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Discussion Starter · #1 ·
So, I love driving my S60 but I didn't do my homework and bought the R-Design. I now know it was designed for a stiff ride:

"The R-Design's front springs are shortened by 15mm to give it more visual attitude. Spring stiffness is 15 percent higher compared to the Dynamic Chassis in the T6 AWD. Rear damper attachment bushings are 20 percent stiffer compared with the T6 AWD. The front tie-blade bushing, or the attachment to the rear of the car, is a massive 400 percent stiffer to counteract wheel bouncing and shaking."

Anyone have any ideas to soften the ride without voiding my warranty? I have owned this for 18 months and have 30K miles on it.

Thank you!
 

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In for info.
 

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Find a quick trade? Sounds like an expensive mod to make it soft.
 

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You can get the 45-series tires, instead of the 40-series.
 

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Discussion Starter · #5 ·
yeah ... ugh hard to justify losing the equity trading it already. but you may be right.
 

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Hmm--personally, I really like the firm, well controlled ride of my RD :).
But one option for "softening" the ride is to lower the tire pressures--start with 2 psi below recommended all around, and see how that feels (measure cold, and use a good gauge). There should be no adverse affect on handling/performance/wear for street driving.
 

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Lighter wheels make a huge difference, not just smaller wheels to allow for more sidewall. Extra sidewall can make a difference for sure, but I'd hate to downsize the wheels which already look pretty weak, fitment-wise. Here's a big one: buy new tires that are rated very highly in the ride quality category in Tire Rack's reviews/ compiled survey data. Choosing a softer-riding, fresh tire can drastically improve how your car rides. I had extremely favorable results with Continental DWS all-season tires on my modified GTI, and they rode so well that I put them on my girlfriend's extremely stiff-riding Accord, and they greatly improved her ride quality as well. They also worked great in snow and rain, and offer relatively low road noise. The DWS's are infinitely better tires than the crappy Contis that came on my S60.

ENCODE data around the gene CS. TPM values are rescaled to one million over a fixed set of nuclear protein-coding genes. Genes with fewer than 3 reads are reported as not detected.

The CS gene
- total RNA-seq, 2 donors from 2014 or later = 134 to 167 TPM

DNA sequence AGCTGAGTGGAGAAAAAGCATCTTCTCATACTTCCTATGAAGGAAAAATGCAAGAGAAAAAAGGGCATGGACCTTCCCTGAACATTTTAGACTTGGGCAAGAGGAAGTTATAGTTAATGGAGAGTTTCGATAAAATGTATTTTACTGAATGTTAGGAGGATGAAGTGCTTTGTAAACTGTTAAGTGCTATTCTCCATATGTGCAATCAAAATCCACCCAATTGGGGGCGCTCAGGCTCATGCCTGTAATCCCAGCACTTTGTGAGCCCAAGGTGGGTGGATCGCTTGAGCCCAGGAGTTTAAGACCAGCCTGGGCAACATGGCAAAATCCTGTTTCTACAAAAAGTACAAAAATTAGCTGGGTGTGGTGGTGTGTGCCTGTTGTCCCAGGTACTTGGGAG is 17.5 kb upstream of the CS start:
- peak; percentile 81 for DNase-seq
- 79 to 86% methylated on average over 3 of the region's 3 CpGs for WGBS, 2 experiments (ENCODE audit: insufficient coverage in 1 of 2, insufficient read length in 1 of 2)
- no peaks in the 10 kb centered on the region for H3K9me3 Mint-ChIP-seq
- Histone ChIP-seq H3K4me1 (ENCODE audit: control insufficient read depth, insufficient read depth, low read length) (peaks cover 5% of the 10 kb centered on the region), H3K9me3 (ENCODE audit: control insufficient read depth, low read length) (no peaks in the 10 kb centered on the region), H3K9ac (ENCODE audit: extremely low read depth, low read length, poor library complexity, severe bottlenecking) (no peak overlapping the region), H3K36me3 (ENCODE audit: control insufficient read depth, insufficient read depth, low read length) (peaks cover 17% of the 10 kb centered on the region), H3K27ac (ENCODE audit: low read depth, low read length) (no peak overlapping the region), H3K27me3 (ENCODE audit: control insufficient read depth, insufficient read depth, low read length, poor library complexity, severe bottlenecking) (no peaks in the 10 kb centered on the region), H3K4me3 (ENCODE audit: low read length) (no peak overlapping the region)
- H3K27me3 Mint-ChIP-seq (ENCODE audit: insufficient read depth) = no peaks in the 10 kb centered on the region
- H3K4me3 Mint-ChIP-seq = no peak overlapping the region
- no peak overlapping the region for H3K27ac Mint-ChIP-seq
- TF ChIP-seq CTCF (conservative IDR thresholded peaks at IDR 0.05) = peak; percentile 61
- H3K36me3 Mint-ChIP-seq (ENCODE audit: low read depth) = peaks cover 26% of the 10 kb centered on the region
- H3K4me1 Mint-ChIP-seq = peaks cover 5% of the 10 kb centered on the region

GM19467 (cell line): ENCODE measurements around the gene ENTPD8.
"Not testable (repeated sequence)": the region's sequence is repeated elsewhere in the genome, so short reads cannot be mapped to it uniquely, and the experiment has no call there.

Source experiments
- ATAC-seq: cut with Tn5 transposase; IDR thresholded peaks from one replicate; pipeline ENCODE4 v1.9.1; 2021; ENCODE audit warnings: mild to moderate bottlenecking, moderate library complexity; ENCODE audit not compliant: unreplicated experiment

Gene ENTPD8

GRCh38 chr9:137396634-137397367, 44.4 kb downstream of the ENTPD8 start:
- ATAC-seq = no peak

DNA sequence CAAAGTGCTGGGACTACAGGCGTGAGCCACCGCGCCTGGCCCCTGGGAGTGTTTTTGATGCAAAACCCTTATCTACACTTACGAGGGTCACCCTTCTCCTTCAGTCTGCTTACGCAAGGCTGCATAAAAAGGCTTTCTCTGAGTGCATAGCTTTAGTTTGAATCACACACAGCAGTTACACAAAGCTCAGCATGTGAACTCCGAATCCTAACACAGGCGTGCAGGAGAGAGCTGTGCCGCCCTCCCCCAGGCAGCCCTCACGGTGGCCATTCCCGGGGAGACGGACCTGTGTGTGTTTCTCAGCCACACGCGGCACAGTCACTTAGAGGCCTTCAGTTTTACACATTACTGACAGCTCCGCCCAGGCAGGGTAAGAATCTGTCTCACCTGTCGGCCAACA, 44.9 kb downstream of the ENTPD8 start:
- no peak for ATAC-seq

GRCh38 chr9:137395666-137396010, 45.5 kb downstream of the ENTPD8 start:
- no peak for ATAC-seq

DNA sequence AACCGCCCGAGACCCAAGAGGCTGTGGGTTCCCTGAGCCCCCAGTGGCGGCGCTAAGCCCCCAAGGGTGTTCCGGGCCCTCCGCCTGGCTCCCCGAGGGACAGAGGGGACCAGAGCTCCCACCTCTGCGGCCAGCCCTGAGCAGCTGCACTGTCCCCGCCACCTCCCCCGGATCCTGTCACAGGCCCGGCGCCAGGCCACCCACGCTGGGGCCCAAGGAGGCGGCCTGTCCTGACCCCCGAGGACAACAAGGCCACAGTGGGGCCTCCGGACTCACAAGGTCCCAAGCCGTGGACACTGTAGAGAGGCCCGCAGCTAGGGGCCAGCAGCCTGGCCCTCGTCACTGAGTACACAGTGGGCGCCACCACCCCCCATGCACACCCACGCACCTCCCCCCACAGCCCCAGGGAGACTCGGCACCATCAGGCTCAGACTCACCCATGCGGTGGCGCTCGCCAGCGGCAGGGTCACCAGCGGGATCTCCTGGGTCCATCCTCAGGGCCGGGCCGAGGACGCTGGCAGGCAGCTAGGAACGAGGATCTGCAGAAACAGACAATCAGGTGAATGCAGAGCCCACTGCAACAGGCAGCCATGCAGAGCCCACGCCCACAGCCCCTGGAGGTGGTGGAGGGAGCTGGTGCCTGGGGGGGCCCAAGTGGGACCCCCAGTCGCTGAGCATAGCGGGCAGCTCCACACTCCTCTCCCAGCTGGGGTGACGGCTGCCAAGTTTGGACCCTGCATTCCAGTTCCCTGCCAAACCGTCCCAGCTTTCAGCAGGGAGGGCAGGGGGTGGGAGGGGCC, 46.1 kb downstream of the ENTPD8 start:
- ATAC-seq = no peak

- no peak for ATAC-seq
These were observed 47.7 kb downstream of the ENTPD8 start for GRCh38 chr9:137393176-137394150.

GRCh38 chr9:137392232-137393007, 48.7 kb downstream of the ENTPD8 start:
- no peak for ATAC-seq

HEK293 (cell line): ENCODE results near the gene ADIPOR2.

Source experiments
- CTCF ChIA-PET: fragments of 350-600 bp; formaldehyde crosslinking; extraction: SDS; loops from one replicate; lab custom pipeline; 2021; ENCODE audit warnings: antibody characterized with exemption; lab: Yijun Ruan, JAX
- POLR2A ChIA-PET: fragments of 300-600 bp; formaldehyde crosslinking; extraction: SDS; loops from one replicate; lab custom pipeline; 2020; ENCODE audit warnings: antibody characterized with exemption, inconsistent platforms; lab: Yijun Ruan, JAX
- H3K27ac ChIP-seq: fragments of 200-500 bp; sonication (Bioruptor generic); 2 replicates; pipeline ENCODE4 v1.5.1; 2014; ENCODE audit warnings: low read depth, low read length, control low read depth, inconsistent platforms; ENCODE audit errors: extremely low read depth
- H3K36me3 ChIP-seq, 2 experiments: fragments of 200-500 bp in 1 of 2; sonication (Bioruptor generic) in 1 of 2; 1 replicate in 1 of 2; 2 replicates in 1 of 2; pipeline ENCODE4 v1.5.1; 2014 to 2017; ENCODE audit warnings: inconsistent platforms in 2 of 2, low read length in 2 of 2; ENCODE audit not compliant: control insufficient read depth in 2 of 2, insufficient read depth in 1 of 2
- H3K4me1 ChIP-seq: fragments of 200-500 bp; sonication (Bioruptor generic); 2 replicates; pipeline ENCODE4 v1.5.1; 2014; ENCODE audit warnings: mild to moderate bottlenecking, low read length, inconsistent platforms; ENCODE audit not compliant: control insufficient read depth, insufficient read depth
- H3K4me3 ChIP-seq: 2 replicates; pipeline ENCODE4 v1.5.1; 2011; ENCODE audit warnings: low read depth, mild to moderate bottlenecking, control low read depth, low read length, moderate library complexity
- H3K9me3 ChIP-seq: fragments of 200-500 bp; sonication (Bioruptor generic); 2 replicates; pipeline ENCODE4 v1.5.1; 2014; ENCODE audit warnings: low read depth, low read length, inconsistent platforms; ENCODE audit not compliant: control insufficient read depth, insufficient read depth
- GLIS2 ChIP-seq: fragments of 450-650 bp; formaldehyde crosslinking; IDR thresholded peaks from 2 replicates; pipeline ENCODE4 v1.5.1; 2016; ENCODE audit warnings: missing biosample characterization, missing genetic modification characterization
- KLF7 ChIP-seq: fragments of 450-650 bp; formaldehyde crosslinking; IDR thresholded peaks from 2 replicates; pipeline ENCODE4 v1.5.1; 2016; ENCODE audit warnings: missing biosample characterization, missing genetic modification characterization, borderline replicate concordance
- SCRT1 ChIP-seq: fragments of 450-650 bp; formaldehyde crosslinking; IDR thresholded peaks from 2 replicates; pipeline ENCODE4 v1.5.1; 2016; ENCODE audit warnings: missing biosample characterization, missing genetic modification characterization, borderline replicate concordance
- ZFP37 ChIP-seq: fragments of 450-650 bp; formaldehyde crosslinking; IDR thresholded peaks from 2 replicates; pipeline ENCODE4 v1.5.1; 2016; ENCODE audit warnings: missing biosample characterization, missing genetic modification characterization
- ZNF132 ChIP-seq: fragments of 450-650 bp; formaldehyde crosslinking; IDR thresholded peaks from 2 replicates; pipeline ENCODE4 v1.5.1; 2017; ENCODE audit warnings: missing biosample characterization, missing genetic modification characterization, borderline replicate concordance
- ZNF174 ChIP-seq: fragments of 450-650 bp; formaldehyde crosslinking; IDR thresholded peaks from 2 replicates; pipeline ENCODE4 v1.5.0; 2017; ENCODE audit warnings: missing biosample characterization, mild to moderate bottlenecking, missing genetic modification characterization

It might also be worth considering some aftermarket springs, or spring/ damper combos, or coilovers, some of which may actually ride better than stock, even with a drop. I'm not super familiar with the limited aftermarket offerings for the P3, but in the case of my 2008 GTI my Neuspeed Sport springs/ Koni FSD damper combo rode significantly softer than the stock suspension, and also happened to ride better than my S60 does.

Getting a quality wheel/tire/ suspension makeover for the S60 won't necessarily be cheap, but it'll probably be cheaper than trading in the Volvo early before you have any equity.
 

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You could test drive a T6 with the Dynamic suspension and if you
like that swap to the T6 springs. The front struts are the same between
the two (T6 Dynamic and RD) and the rear shocks on your car are probably going
to make a smaller difference so I'd keep those.

The idea here is it is something you can drive and see if that is enough of
a difference before spending any money (also take note of any tires on
any T6 you might drive since those would make a difference, too).

If you did that I bet you could sell the RD springs to recoup some cost.

Your 2013 RD has larger front brake rotors so a smaller wheel might not fit.
 

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You can step the sidewall's up a size to 45 from 40 like the 2014-up models have; it really makes a huge difference on the ride quality.
 

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I have never liked the short sidewall tires. Tires are part of the suspension and a 5% increase will make a difference in the feel and probably not effect the handling.
Some tires have softer sidewalls and give more "softness" but when they are under 50, they are pretty firm.

Try the tire change first.
You're in SO CAL.
Check with America's tire shop manager / Discount tire.
They might be able to find and try